Strengthening legal pathways for CALD women

Help for CALD women to increase their legal literacy on family violence/law issues through community legal education tailored to their cultural and linguistic community.

Recipient
Peninsula Community Legal Centre
Peninsula Community Legal Centre
Round
2020/21
Amount
$19,942
Status
Completed
Cultural and linguistic diversity
Women

Case study

Peninsula Community Legal Centre (PCLC) set out to help culturally and linguistically diverse (CALD) women increase their legal literacy. But, as they anticipated, knowing how to engage a community you are not a part of can prove challenging, particularly when dealing with sensitive and personal issues. Their Strengthening legal pathways for CALD women project, funded by a Victoria Law Foundation Community Legal Grant, demonstrates the importance of codesign, innovation, and flexibility in community legal education (CLE) projects.

A concerning issue identified

Lawyers at PCLC recognised a concerning number of migrant women presenting with family violence issues who, despite having multiple legal problems, were not accessing legal or other support services due to a range of cultural, linguistic, and geographic barriers. They also identified that women preferred to seek help from inside the family or community, due to a mistrust and lack of understanding of the Australian legal system. To address these issues, PCLC would first need to seek leaders in these communities and building trust before any effective community legal information could take place.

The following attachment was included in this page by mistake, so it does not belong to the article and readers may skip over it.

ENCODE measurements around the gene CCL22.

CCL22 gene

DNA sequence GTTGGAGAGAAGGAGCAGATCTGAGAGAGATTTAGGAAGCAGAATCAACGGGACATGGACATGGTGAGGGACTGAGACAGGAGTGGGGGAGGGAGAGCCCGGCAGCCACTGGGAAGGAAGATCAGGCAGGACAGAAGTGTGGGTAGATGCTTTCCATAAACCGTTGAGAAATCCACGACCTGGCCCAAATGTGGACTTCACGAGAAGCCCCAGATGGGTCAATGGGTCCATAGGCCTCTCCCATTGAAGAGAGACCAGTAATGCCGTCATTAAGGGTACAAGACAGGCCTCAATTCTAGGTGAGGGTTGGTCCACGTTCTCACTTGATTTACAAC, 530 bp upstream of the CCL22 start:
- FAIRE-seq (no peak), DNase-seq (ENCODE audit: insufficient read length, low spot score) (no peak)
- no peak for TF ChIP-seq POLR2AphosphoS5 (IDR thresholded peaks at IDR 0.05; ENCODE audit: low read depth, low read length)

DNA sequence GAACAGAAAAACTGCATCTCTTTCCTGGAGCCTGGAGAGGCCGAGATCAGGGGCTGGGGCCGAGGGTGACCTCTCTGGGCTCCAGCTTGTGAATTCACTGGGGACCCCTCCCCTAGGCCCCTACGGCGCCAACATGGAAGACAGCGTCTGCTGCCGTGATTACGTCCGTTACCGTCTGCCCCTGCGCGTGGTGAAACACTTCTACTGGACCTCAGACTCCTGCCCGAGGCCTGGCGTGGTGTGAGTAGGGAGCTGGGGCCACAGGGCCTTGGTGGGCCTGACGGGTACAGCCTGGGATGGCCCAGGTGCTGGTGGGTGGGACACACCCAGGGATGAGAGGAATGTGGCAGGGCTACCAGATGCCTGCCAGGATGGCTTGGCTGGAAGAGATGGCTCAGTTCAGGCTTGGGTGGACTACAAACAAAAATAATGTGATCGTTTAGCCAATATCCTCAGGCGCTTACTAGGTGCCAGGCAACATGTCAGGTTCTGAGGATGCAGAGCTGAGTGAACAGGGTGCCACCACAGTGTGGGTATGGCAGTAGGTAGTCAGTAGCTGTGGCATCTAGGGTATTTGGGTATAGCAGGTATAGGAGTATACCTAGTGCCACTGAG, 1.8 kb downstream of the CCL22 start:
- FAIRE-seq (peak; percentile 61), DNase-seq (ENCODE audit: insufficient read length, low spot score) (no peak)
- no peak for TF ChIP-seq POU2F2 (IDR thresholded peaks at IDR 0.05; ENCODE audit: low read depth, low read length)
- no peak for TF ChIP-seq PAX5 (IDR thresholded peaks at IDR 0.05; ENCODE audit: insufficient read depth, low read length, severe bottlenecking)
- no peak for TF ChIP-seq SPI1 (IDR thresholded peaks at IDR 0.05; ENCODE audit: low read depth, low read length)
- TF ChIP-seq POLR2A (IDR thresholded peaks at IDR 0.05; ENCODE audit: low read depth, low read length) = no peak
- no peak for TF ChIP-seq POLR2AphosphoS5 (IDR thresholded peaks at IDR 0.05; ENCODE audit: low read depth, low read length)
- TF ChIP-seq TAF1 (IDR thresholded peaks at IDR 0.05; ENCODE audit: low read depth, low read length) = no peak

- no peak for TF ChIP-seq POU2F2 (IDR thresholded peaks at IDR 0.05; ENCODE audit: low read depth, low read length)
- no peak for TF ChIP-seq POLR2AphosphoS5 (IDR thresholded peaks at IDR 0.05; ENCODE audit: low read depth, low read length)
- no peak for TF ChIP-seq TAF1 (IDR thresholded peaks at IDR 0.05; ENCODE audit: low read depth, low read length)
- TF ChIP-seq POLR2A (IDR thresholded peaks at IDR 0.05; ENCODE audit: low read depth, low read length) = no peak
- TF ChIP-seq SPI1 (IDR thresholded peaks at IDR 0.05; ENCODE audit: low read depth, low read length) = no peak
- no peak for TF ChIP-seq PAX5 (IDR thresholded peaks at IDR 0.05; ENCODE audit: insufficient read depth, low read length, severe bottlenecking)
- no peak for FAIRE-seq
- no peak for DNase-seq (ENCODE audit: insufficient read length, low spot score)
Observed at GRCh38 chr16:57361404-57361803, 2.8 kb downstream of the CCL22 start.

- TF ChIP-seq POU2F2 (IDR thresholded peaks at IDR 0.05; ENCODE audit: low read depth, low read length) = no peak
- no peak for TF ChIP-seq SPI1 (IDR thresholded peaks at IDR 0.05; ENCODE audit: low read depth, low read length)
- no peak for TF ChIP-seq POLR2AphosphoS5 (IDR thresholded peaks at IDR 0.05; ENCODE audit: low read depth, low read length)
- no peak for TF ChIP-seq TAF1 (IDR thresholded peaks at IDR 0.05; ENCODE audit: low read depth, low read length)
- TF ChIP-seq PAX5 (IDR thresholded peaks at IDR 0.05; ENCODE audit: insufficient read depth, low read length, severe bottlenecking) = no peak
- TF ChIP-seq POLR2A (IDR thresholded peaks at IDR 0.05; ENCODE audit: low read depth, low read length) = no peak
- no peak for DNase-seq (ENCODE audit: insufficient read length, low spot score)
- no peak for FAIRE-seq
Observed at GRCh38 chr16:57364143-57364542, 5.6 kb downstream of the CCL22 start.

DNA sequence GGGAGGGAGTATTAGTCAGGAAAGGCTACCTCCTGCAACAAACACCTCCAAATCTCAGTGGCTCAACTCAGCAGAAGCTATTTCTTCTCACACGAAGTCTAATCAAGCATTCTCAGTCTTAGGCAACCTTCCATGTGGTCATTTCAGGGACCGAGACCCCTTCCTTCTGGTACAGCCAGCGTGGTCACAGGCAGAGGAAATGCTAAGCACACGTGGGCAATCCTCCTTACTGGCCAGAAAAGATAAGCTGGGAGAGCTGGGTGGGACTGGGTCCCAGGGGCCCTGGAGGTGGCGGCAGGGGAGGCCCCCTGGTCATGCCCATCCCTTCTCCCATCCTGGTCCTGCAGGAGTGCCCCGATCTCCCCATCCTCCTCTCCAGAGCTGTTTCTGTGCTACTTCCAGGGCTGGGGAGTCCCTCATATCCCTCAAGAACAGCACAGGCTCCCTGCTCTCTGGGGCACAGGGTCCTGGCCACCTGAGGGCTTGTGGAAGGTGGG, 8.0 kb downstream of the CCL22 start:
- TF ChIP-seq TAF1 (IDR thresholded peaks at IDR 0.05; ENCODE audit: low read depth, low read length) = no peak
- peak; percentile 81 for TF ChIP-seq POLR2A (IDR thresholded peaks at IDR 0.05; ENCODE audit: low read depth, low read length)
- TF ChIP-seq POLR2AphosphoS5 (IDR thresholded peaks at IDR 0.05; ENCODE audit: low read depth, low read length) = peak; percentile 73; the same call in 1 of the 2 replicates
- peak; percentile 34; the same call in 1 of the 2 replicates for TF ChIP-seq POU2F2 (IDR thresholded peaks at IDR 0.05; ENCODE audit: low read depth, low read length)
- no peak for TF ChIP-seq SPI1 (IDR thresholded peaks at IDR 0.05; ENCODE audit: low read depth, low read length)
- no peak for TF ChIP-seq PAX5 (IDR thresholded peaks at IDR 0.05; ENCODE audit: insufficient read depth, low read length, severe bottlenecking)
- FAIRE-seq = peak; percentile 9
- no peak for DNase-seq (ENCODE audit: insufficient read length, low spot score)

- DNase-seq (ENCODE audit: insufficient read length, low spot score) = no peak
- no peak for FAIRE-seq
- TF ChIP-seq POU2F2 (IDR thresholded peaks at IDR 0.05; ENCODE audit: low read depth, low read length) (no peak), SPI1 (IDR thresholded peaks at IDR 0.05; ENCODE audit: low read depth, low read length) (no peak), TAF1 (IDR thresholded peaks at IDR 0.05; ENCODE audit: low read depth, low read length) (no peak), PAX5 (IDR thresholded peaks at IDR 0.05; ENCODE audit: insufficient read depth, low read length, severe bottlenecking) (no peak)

What does the research say?

One of the key findings in our Law… What is it Good For? How People see the Law, Lawyers and Courts in Australia report, was that Respondents who spoke a language other than English at home regarded lawyers as significantly less accessible, and the law as being less relevant to their problems. Because of this, those who speak a language other than English at home are less likely to get the help they need.

Nigel Balmer, Research Director at Victoria Law Foundation, summarises this finding. “When presented with legal problems, respondents who spoke a language other than English at home were more likely than other respondents to see lawyers as important, particularly where a figure of authority was concerned, but less likely to see lawyers as accessible. Legal capabilities vary and they matter, and findings serve to confirm the importance of continuing to review the functioning of the justice system from a ‘bottom-up’ perspective, understanding and prioritising varying needs and capabilities.”

This research suggests that PCLC’s target demographic of migrant women are less likely to feel comfortable approaching a lawyer or legal organisation for help. Therefore, breaking down barriers and finding accessible and informal means of CLE was crucial.

Designing an approach